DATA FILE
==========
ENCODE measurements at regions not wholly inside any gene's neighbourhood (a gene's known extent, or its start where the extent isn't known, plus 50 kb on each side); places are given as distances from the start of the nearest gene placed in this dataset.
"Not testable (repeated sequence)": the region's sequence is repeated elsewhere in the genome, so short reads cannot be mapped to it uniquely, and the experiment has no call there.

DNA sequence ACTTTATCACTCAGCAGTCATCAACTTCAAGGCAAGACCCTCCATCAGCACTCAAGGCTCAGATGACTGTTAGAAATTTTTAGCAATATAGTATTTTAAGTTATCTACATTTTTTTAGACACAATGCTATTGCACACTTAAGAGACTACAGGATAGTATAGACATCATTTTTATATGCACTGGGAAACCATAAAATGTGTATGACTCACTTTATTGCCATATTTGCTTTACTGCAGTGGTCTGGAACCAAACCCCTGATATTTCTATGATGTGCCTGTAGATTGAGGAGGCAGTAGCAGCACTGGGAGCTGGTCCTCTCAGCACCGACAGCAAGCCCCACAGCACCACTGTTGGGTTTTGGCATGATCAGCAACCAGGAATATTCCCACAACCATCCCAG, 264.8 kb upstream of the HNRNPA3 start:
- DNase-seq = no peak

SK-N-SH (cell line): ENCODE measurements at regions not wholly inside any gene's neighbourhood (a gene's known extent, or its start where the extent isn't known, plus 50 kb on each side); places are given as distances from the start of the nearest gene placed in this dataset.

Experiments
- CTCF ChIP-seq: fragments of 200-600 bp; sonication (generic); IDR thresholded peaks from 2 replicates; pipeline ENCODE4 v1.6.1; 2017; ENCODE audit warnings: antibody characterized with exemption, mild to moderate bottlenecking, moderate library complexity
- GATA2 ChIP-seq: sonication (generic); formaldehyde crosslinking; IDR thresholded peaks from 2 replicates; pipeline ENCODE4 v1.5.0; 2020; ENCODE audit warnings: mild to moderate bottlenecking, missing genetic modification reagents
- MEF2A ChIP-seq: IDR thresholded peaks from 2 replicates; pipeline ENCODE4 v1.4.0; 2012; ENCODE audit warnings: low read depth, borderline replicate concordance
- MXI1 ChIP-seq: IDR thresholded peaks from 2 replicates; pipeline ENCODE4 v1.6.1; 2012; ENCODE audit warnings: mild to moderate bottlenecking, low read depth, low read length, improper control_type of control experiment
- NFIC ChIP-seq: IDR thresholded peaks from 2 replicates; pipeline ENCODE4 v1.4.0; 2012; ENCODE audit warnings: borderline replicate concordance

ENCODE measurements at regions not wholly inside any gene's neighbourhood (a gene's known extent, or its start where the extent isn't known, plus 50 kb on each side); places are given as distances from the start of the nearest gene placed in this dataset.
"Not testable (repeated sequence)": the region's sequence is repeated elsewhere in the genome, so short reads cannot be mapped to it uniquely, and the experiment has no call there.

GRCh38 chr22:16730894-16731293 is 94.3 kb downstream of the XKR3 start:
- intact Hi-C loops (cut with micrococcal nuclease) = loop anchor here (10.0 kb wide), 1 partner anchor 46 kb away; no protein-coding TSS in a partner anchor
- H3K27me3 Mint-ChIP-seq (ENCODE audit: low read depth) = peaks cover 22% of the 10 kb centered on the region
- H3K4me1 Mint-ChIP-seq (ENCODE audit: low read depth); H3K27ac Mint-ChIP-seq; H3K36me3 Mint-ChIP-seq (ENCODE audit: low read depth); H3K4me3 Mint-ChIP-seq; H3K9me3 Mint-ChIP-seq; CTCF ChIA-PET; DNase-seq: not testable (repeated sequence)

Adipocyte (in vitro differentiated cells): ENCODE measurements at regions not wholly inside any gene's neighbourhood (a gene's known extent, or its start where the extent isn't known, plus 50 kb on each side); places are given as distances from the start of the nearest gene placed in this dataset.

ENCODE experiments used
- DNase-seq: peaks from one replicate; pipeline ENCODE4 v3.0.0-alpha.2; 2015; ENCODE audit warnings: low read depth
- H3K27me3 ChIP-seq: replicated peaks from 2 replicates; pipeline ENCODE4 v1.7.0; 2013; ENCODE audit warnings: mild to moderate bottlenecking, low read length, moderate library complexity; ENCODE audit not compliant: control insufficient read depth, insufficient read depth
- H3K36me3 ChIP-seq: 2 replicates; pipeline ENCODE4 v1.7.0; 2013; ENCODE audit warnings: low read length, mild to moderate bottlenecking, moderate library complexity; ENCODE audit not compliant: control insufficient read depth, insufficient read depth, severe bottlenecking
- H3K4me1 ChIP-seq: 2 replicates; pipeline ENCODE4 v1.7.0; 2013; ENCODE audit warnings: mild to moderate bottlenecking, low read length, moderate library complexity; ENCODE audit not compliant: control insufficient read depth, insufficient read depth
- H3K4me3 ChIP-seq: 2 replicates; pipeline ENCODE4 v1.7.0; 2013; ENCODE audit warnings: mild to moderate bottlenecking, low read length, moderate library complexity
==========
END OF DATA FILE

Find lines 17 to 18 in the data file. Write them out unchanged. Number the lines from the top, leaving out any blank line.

- H3K4me1 Mint-ChIP-seq (ENCODE audit: low read depth); H3K27ac Mint-ChIP-seq; H3K36me3 Mint-ChIP-seq (ENCODE audit: low read depth); H3K4me3 Mint-ChIP-seq; H3K9me3 Mint-ChIP-seq; CTCF ChIA-PET; DNase-seq: not testable (repeated sequence)

Adipocyte (in vitro differentiated cells): ENCODE measurements at regions not wholly inside any gene's neighbourhood (a gene's known extent, or its start where the extent isn't known, plus 50 kb on each side); places are given as distances from the start of the nearest gene placed in this dataset.